You must make sure you secure internal buy in. You need to establish an education program for your staff and create communication channels for your staff so that you can ensure the greatest level of buy in. during this process, explain the needs for the system and why the practice is moving in this direction. If this is a re-boot for your practice and you’re implementing a second or third system, discuss the reasons for the change and why it’s important to the health of the business.
Like employees, you must educate patients. The importance of this statement has never been as true as it is now especially give the move toward patient engagement through meaningful use Stage 2. Engaging patients in the EHR implementation will help create external advocates for your practice, as well as will lead you down the road toward educating them about the benefits of tools like patient portals. Education is key here. Work to create patient champions. Do not brush them off as individuals who are either not interested in the technology or as unsophisticated enough to understand the scope of your work. Doing so may lead to an epic fail of your long-term plans for a unified, smooth running, meaningful used practice.
Lack of a pre-implementation plan may kill the project from the start. An implementation plan means you’ll be able to perform a workflow analysis. Workflow analysis reveals practice inefficiencies and provide you insight into where you need to focus your efforts during implementation efforts. An implementation plan allows you to redesign processes, look for ways to create additional practice efficiency, increase patient and staff satisfaction, and align your goals with your long-term practice plans.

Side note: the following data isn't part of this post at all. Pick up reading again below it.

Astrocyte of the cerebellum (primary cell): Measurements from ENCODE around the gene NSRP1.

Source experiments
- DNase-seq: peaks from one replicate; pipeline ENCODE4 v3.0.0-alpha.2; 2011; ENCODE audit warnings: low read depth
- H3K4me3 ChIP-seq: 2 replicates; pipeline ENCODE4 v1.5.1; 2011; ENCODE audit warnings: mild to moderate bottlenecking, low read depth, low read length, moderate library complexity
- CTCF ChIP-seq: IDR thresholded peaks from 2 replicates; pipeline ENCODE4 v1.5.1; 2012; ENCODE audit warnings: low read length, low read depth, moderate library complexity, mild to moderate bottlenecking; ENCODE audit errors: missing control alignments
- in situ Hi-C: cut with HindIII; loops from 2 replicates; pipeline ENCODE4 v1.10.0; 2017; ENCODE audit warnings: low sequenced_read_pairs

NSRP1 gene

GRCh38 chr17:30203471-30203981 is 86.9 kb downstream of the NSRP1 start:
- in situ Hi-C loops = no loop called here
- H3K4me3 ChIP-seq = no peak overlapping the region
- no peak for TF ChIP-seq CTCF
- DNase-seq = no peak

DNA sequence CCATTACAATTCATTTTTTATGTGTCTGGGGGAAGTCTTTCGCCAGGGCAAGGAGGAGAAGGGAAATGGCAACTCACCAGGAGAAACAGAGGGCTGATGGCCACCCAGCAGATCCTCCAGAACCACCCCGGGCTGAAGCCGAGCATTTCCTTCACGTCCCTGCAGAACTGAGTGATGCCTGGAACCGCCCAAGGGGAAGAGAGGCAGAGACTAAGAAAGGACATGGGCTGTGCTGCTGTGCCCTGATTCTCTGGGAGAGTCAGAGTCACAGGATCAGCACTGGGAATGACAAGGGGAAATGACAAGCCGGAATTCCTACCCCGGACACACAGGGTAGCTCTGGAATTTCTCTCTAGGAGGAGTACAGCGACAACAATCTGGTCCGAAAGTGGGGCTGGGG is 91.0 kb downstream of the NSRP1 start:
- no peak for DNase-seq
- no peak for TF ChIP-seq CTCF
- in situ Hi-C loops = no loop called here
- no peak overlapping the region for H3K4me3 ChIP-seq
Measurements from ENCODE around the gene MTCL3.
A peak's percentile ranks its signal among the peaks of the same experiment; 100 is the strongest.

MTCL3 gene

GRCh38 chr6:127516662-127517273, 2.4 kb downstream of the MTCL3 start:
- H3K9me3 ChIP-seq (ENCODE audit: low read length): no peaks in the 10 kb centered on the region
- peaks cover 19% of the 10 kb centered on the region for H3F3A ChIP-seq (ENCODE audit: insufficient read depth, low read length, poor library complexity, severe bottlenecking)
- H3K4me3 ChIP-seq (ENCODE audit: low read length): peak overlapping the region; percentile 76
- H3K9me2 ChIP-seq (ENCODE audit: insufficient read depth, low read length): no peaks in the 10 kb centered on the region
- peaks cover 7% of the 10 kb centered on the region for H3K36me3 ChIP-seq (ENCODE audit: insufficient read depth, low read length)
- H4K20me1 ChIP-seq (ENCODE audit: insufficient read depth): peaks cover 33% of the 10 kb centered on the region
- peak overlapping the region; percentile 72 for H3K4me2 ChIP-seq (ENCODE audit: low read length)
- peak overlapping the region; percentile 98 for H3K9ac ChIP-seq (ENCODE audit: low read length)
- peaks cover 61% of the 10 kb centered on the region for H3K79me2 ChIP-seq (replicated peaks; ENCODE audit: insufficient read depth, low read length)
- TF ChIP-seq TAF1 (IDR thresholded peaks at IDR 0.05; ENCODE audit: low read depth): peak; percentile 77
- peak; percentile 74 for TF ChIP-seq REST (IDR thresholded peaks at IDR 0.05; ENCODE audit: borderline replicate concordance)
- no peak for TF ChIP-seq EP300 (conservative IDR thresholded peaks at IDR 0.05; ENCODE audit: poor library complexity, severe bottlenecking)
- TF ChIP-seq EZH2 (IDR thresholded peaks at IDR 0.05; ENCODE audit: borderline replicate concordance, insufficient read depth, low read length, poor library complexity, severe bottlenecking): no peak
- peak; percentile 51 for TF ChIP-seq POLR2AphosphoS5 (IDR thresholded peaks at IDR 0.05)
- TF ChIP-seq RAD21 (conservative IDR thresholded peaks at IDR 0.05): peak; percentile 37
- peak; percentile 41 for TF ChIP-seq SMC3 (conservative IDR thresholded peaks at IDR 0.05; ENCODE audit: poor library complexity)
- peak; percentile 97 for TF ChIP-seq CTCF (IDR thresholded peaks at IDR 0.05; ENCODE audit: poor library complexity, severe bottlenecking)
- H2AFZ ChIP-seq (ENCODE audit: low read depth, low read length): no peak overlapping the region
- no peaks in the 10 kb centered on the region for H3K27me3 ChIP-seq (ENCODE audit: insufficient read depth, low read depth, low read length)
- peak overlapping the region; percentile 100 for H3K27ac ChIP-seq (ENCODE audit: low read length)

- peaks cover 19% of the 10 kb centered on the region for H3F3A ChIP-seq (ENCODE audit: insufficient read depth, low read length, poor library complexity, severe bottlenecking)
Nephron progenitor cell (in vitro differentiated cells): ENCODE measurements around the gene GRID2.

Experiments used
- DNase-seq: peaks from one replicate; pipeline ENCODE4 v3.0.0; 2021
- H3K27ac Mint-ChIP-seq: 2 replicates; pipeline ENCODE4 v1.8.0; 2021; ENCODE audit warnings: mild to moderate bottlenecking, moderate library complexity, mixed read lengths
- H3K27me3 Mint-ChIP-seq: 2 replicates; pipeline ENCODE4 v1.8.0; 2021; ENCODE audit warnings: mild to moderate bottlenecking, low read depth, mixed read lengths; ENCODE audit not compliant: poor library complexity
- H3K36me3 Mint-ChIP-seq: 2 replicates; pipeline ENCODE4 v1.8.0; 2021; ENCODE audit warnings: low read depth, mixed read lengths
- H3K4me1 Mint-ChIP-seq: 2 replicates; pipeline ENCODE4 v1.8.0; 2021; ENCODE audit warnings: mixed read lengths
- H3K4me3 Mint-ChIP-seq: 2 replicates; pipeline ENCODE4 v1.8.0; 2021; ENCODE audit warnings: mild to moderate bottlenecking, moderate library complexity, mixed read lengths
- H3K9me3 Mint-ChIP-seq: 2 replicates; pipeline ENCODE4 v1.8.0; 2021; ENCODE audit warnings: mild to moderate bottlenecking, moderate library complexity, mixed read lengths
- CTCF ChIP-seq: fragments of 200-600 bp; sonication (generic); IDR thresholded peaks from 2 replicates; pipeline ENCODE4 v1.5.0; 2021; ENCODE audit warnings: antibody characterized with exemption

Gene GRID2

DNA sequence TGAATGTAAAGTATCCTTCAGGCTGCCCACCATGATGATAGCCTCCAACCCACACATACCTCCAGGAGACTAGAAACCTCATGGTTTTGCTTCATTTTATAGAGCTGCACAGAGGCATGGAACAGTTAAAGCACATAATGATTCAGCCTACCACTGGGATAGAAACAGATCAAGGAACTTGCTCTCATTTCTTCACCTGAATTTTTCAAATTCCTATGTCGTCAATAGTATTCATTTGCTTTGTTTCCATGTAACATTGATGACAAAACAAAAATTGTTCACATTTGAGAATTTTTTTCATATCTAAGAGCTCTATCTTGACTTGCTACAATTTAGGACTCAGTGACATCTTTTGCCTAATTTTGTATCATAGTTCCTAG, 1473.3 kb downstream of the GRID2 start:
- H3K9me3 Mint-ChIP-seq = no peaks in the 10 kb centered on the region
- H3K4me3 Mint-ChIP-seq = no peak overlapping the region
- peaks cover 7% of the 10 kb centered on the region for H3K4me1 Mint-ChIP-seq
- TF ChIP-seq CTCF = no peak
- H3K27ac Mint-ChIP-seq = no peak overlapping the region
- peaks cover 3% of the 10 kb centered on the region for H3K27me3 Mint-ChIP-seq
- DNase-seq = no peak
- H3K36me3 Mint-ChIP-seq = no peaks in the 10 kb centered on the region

Lack of vendor transparency. Those who don’t seek it may find themselves owned by their vendor partners. You must ask questions, demand answers and don’t take their word for it. Vendors want long-term contracts that are sometimes as gray as possible. Review the contracts, never treat vendors as your friend (or, at least during the negotiation process) and ensure the best deal for your practice. Seek optimizations and customizations. Ask for referrals; call the referrals. Go on site visits, but make sure they’re not all hand picked by the vendor. To accomplish goal, consider reaching out on the web and aligning with practices in your area that use the system you’re thinking of purchasing. Do some independent research.
Un-needed long-term vendor contracts. Don’t sign long-term contracts unless it makes absolute sense. Some vendors require contract lengths in unreasonable lengths of time, like seven years. Granted, implementation is a major undertaking, but a seven-year contract is unnecessary and only serves the vendor. Be cautious of a deal of this magnitude. You wouldn’t sign a seven-year lease for a car, a property or anything else. Take a vendor move like this as a sign the vendor has plans to lock you for its own personal gains – to make itself attractive to potential buyers or to boost quarterly reports – not your own.